By Eric Teniola
On November 19 this year, it will be 10 years since the Makama Bida, Alhaji Shehu Ahmadu Musa (CFR), [1935-2008] passed on to glory. He worked almost his entire life in the public service, culminating in his appointment as the secretary to the government of the federation by President Shehu Shagari in 1979. His last appointment was as an Independent National Electoral Commission (INEC) commissioner. He was a quintessential public servant, and also an epitome of humility and hard work. In 2003, he opined that our democracy was in danger if there was no discipline in the various political parties. As a remedy, Alhaji Musa suggested the need for a code of conduct for political parties. His suggestion then was contained in a paper in which he outlined the need for a code of conduct to be adopted by all the political parties in the country, through which there would be discipline. If followed presently, I am sure his suggestions would bring about discipline, which is uncommon in the political parties in the country.
He drafted a code of conduct, the details of which are as follows:
“Whereas there is need for peace and public order, freedom of political campaigns and compliance with electoral laws and regulations for the code of free, fair and credible elections in Nigeria.
“We the political parties of Nigeria have voluntarily set out in this code a system of rules to guide our activities and we pledge to one another and to the Nigerian people that we shall undertake to ensure that the code is fully publicised and brought to the notice of all officers and member of our parties and that the contents thereof are fully observed by all.
“Accordingly we do make and give to ourselves the following code of conduct:
“(1) All political parties shall at all times uphold the rights and freedom of the Nigerian people, as guaranteed by law. In this context, every political party shall provide equal opportunity to qualified persons to participate in electoral activities.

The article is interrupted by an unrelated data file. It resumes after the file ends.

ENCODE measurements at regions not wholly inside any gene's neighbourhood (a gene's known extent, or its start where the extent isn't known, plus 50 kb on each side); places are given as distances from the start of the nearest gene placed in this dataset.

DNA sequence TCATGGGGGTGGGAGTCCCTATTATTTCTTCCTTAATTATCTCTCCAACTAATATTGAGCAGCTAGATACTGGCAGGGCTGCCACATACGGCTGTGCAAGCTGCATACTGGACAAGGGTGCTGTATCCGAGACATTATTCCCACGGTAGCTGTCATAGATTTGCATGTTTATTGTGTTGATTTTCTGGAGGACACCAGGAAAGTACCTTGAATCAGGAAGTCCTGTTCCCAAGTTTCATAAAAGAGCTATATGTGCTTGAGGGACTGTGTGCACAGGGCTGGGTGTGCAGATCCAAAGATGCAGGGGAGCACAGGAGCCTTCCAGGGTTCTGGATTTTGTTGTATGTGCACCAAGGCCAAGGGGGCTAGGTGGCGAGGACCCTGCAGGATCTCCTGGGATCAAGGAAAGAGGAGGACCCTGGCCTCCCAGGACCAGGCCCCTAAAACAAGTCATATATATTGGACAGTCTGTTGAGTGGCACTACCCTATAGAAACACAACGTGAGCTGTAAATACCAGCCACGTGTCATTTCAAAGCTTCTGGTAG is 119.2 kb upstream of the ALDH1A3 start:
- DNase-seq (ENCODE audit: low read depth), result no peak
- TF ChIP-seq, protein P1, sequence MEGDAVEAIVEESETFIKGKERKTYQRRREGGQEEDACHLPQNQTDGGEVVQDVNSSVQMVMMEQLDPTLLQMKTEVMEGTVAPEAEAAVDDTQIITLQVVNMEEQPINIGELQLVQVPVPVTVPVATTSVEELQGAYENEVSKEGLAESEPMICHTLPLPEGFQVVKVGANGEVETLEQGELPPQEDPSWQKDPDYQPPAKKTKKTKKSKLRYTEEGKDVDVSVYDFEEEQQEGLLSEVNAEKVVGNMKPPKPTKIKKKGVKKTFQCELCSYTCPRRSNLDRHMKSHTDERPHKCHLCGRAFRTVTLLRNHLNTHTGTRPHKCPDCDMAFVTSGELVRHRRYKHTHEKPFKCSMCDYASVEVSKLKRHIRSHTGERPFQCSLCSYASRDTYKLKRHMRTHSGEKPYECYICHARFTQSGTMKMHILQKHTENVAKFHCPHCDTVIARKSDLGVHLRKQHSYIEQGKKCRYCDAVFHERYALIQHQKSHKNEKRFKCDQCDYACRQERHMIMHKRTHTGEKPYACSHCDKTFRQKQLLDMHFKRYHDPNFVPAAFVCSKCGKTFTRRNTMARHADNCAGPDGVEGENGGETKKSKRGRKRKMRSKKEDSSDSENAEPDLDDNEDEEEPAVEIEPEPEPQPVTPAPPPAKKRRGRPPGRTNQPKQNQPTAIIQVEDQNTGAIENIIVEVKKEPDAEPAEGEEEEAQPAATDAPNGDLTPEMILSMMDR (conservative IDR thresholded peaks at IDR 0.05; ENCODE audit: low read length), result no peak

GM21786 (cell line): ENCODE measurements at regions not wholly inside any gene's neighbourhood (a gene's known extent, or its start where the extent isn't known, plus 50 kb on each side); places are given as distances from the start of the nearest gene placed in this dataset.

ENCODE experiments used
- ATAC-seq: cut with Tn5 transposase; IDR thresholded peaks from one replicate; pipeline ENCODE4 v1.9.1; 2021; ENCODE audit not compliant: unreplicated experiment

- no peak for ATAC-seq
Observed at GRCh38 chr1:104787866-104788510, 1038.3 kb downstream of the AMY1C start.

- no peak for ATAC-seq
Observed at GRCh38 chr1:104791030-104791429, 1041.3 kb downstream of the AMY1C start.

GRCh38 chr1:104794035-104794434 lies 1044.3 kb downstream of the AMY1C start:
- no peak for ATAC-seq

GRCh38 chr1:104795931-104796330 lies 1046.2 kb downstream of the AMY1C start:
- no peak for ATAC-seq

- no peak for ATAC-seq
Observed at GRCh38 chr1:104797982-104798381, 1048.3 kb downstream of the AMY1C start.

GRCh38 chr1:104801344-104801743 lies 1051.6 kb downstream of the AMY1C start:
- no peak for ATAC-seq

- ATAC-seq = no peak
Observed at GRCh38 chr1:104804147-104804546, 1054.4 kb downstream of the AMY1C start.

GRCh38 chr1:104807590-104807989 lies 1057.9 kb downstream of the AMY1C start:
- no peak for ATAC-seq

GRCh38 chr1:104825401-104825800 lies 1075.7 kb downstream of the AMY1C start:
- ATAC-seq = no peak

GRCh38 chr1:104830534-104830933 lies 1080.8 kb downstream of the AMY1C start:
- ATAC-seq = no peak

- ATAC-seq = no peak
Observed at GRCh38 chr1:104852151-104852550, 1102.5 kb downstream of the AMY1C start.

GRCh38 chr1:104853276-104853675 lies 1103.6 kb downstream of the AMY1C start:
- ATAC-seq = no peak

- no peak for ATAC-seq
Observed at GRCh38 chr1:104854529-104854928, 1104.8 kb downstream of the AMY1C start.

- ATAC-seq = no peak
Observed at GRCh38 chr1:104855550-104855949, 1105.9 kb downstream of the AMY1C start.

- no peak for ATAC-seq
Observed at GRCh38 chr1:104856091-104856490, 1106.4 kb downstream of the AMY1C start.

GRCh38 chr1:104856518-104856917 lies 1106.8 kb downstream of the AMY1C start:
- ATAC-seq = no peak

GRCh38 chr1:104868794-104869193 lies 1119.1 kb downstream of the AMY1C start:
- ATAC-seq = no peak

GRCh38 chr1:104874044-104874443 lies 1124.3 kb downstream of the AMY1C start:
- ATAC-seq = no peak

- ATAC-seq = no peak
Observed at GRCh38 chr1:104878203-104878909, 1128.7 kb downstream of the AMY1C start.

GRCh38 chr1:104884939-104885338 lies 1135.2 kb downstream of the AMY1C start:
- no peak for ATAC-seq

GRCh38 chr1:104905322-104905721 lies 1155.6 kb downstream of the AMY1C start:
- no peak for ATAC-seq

“(2) All political parties shall abide by all the laws, rules and regulations of Nigeria relating to elections and the maintenance of public order. In this regard, all the parties shall fully cooperate with the police in any investigation and processes of enforcement of the relevant laws, rules and regulations.
“(3) Subject to the relevant laws and regulations, all political parties have the right and freedom to put forward their views to the electorate without hindrance. For this purpose, every political party shall respect the rights of all participants in an election.
“(4) No political party shall use State apparatus including State owned print and electronic media to the advantage or disadvantage of any other political party or candidate at an election. That is to say, all ruling political parties shall allow other parties equal and fair access to the use of state-owned print and electronic media.
“(5) No political party shall engage in violent activity or intimidation of any kind, as a way of demonstrating its strength or supremacy. Accordingly, all political parties shall publicly condemn any form of political violence or intimidation in all its ramifications.
“(6) Every political party shall at all times avoid defamatory, derogatory and insulting attacks on rival parties or individual personalities through any form of communication, verbal or written.
“(7) No political party or candidate shall during campaign resort to the use of inflammatory language, provocative actions, images or manifestation that incite violence, hatred, contempt or intimidation against another party or candidate or any person or group of persons on grounds of ethnicity or gender or for any other reason. Accordingly, no political party or candidate shall issue any poster, pamphlet, leaflet or other publication that contains any such incitement.
“(8) All political parties shall take all necessary steps to coordinate their campaign activities in such a way as to avoid holding rallies, meetings, marches or demonstrations close to one another at the same time. Accordingly, whenever the date, venue or timing of any such activities of different political parties clash, their representatives will meet to resolve the issue amicably, without resort to intimidation, force or violence.
“(9) All parties are required to file with the Commission details of their public rallies and meetings in any particular area.